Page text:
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 / Updated  / Source: NBC News
By Maggie Fox and Judy Silverman

Just a two-week diet swap shows just how bad a Western diet of junk food is for us.

Americans who ate a traditional South African menu for two weeks showed big changes in their digestive system. And, frighteningly, South Africans who ate the foods usually eaten by a group of African-Americans from Pittsburgh showed digestive changes that could, in theory, lead to colon cancer.

It’s a small study and covered just a short period of time. But the researchers say they are struck at how clear the changes were and how short a time it took to change the inner workings of the gut with a change of diet.

“It will be important to know whether these types of dietary changes will have a meaningful effect not just on biomarkers but on actual rates of colon cancer over time,” said Dr. Andrew Chan, a gastroenterologist at Massachusetts General Hospital and an associate professor at Harvard Medical School, who was not involved in the study.

“Animal protein and fat intake was two to three times higher in Americans."

Colon cancer is the No. 2 cancer killer of men and women in the U.S, with 136,000 new cases a year, and 50,000 deaths, according to the American Cancer Society.

Rates are far higher in the U.S. than in South Africa, Colon cancer affects five out of every 100,000 rural South Africans. It’s diagnosed in 65 out of every 100,000 African Americans.

Doctors also know diet is a huge factor. Immigrants to the U.S. quickly develop high risks of colon cancer. But is it diet, or some other lifestyle factor such as exercise, smoking or even pollution?

Stephen O’Keefe of the University of Pittsburgh teased this out by comparing Americans to South Africans head to head.

First, they looked at the diets of 20 Pittsburgh-area black Americans and 20 rural South Africans.

“Animal protein and fat intake was two to three times higher in Americans, whereas carbohydrate and fiber, chiefly in the form of resistant starch, were higher in Africans,” they wrote in their report, published in the journal Nature Communications.

They did colonoscopies. As expected, the Americans had more of the pre-cancerous growths called polyps that can lead to cancer.

They looked at the microbes living in the gut, as well as compounds linked with digestion and metabolism. Americans had more factors associated with breaking down fat, while the Africans had more bacteria associated with fermentation and compounds called butyrates, which are known to affect colon health.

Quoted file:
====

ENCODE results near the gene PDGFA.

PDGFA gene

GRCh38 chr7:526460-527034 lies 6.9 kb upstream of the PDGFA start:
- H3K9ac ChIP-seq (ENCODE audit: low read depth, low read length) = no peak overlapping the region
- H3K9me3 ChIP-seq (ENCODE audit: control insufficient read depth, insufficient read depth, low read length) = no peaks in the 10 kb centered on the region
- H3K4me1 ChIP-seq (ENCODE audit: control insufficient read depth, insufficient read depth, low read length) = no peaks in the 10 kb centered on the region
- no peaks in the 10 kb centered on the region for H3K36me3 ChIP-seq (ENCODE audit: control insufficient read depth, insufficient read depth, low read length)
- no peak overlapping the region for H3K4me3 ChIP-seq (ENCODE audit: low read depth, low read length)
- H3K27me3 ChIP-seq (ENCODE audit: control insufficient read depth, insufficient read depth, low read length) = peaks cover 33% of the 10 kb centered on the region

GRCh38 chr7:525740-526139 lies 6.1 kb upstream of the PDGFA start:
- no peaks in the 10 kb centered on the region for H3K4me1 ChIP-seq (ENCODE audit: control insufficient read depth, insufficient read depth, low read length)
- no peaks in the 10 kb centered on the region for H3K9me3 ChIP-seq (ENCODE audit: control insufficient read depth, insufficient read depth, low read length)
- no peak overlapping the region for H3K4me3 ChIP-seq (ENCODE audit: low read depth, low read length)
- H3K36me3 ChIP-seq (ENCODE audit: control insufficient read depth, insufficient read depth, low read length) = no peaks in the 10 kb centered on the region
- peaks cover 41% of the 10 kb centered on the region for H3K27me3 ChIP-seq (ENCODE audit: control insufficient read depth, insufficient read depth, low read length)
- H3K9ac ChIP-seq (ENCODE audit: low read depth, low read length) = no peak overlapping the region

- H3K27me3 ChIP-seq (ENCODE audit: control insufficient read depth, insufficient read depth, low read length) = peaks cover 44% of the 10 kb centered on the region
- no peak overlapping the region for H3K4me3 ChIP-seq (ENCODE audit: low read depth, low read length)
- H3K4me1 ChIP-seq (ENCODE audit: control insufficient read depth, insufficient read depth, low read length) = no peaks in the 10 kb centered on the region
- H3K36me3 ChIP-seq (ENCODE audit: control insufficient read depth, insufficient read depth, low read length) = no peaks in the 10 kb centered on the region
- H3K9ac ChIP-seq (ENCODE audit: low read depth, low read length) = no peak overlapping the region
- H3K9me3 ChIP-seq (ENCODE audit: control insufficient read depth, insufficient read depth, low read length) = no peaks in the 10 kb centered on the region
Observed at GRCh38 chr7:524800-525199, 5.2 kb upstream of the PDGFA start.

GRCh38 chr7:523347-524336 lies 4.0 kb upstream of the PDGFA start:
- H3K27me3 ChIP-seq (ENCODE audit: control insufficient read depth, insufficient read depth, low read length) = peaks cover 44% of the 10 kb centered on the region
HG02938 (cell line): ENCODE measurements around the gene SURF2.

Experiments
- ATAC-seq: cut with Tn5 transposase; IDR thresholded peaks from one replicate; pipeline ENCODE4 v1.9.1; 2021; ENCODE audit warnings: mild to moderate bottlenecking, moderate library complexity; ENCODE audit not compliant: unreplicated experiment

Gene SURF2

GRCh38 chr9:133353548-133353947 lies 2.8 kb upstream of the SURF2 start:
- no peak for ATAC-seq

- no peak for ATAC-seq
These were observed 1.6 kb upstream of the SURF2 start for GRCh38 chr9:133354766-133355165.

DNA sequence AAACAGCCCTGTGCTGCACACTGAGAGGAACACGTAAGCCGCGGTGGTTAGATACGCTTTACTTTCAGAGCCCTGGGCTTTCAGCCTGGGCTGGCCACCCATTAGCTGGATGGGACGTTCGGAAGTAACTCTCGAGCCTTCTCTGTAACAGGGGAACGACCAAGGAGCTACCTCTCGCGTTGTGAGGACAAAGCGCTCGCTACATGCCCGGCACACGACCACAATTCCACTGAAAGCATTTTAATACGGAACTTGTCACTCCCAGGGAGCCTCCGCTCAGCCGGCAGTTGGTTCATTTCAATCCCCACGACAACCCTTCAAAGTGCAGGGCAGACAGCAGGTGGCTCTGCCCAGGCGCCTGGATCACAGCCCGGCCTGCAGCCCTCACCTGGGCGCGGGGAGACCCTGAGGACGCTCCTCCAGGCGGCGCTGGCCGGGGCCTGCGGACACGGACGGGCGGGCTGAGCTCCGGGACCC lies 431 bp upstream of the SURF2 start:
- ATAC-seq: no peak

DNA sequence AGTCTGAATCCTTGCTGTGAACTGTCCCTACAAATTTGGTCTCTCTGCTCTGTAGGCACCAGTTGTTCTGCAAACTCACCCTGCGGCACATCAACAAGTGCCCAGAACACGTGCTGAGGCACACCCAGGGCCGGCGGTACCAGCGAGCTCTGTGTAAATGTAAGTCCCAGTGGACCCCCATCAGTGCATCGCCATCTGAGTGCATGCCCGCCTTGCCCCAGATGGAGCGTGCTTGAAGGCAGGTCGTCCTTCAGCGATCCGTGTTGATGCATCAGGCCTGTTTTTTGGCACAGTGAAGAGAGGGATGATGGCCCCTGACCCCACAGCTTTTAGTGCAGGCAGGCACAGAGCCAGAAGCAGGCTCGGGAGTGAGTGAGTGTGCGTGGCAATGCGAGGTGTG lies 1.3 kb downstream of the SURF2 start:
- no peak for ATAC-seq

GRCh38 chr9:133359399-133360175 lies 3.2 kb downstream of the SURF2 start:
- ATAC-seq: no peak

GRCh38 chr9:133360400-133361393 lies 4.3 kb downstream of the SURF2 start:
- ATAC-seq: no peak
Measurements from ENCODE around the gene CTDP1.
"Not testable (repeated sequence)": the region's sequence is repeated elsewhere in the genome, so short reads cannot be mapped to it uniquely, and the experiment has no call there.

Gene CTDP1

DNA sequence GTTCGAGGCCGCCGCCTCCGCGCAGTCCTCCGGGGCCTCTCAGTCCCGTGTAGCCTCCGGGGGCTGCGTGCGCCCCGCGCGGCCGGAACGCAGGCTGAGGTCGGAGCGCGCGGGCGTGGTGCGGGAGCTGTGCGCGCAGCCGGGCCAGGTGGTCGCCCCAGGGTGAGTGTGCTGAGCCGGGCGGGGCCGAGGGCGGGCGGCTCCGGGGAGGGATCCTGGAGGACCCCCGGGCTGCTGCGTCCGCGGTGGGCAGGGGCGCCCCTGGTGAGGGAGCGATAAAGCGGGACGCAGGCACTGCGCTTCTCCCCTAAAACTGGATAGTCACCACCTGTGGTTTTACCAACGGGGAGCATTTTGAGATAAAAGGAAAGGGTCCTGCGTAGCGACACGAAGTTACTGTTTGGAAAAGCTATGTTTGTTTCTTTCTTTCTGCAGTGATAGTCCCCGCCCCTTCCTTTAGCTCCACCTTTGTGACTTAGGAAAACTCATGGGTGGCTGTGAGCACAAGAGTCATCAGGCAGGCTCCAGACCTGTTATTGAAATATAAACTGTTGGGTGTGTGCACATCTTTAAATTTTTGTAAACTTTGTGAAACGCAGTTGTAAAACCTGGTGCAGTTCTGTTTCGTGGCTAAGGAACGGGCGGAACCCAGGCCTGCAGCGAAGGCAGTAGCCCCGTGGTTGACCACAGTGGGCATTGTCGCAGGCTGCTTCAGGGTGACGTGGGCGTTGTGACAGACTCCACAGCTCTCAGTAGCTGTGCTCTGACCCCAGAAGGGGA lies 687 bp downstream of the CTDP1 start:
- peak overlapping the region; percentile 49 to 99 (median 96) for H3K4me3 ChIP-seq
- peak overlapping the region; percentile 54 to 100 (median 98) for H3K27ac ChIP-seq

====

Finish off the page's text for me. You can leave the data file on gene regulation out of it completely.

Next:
“This suggests that a move to a fiber rich, low-fat diet may impact the high levels of colon cancer in the African American population."

Then came the big test.

“We performed two-week food exchanges in subjects from the same populations, where African Americans were fed a high-fiber, low-fat African-style diet and rural Africans a high-fat, low-fiber western-style diet, under close supervision,” the researchers wrote.

“In comparison with their usual diets, the food changes resulted in remarkable reciprocal changes,” they added. Just two weeks of eating different food changed the types of bacteria living in the colon and what they did.

“This suggests that a move to a fiber rich, low-fat diet may impact the high levels of colon cancer in the African American population,” they concluded.

Chan wasn’t surprised. “Certainly there have been other studies in the past that have shown dietary changes can result in specific changes in colon that could influence colon cancer risk,” he told NBC News.

“There is a lot of biological plausibility to what they found. “

But O’Keefe and Chan both said it’s too small and too short a study to know for sure.

They’ll have to do a bigger, longer study to see.

Want to know what the volunteers ate?

The American diet:

  • Beef sausage, pancakes, breakfast steak, hash brown and Rice Krispies for breakfast.
  • Hamburgers, French fries, spaghetti and meatballs, hot dogs and chili for lunch
  • Meatloaf, Salisbury steak, noodles, mashed potatoes, roast beef, rice, macaroni and cheese for dinner.

The African diet:

  • Corn fritters, salmon croquettes, cheese grits, bananas, biscuits for breakfast
  • Catfish, mango, tater tots, kale salad, hush puppies for lunch
  • Okra, grits, lentils, pineapple, fish taco for dinner.